The German Ministry of Economy is restricting companies to re-export German trucks without prior approval after a Dutch company exported German army trucks to Sudan in 2011 and 2012. The Khartoum government used the trucks in the civil war in the Nuba Mountains.
The German ministry has notified the decision on Wednesday 23 June to a German parliamentarian of Die Linke, after the party received information based on investigations by Dutch radio programme, VPRO Buitenland. The German ministry writes that German army trucks will only be sold to foreign companies with an 'End-users declaration', that requires an explicit additional approval by the German government. Even if the company is allowed by its own government to export the army of German origin, the re-export of trucks needs from now onwards a German permission. Over the past few years Germany exported 3,662 army trucks to the Netherlands.
The German trucks were seized by rebels in South Kordofan between June 2011 and April 2012, together with significant quantities of small calibre ammunition, mortar bombs, anti-tank rockets, and shells, as well as weapons, including grenade launchers, mortars, canons, and T-55 tanks. Weapon experts of the Small Arms Survey counted tens of trucks captured from the Sudan Armed Forces (SAF) 14th division.
In its report ‘New war, old enemies: Conflict dynamics in South Kordofan’, the investigators describe how they found the German-manufactured MAN military trucks in May 2012. These trucks were shipped to Port Sudan from Antwerp in Belgium, on 26 June 2010 (4×4 type 461) and from Amsterdam, the Netherlands, on 27 October 2011 (6×6 KAT1 G1-type). The export was confirmed and approved by the Dutch authorities.
These vehicles were purchased from the Verwertungsgesellschaft des Bundes (VEBEG), a trust company of the German Ministry of Finance that manages disposal sales from the federal army. The Dutch-registered private company, Van Vliet Trucks Holland BV, exported and repainted the trucks. According to information from Van Vliet and the Dutch authorities, the special military features were removed.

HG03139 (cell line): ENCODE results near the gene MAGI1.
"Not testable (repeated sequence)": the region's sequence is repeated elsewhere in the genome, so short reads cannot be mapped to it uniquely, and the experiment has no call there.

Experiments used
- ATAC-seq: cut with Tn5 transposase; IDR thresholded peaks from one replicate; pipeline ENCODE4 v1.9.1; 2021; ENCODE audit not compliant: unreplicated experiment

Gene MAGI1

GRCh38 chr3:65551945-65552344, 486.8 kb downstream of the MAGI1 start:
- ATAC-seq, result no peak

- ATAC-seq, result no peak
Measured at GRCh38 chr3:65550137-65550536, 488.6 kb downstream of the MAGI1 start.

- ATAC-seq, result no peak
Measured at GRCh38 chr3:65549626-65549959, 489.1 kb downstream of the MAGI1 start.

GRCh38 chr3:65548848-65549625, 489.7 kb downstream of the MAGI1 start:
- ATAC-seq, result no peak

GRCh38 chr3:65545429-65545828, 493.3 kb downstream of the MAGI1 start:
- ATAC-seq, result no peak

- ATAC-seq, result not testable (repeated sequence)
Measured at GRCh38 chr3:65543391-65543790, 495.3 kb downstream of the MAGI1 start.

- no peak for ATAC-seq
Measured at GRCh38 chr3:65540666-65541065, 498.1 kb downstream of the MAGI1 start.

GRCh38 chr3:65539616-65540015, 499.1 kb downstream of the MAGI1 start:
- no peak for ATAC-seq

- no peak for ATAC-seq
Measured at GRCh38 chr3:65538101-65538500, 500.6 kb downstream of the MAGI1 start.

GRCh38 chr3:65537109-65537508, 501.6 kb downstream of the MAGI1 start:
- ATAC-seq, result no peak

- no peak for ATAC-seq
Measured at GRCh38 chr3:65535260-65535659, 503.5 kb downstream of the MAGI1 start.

The recipients of the trucks, a Sudanese company registered in Khartoum called ‘Concept Development Co.’, an unidentified company at the very same address of Giad Services and Investment Co., directly controlled by the GoS (Government of Sudan). GIAD factories are also manufacturing army trucks for the Sudan Armed Forces.
The exporting company did not apply for an export license for the trucks, saying "the vehicles are non-military goods", so "no export license is required".
After the trucks had arrived in Port Sudan, they were speedily deployed to South Kordofan to fight the rebels, but soon became in the rebels’ possession, according to the report. The exporting company Van Vliet, did not apply for an export license, arguing that ‘the vehicles are non-strategic (non-military) goods’ and that ‘no export license is required’, they explained to the researchers.
However, the German Federal Office of Economics and Export Control (BAFA) said the trucks were ‘specially designed for military use’ and ‘the transfer or export of these vehicles requires a licence, according to foreign trade regulations’, including after ‘repainting and removal of certain military features’. The Dutch authorities responsible for export control and strategic goods nevertheless considered that ‘no export license was required’ as ‘vehicles of these make and type are not classified as a ML6 item of the EU Common Military List’.
A Dutch Liberal Democrat (D66 Party) has questioned the Dutch approval: “If you are doing businesses with Sudan, you have to be sure who the end-user will be, in this case the Sudanese army. Their is a European embargo for Sudan. The country is led by president Bashir who is indicted by the International Criminal Court. For that you have to be extremely careful and we should not take any risks," he said before the VPRO radio.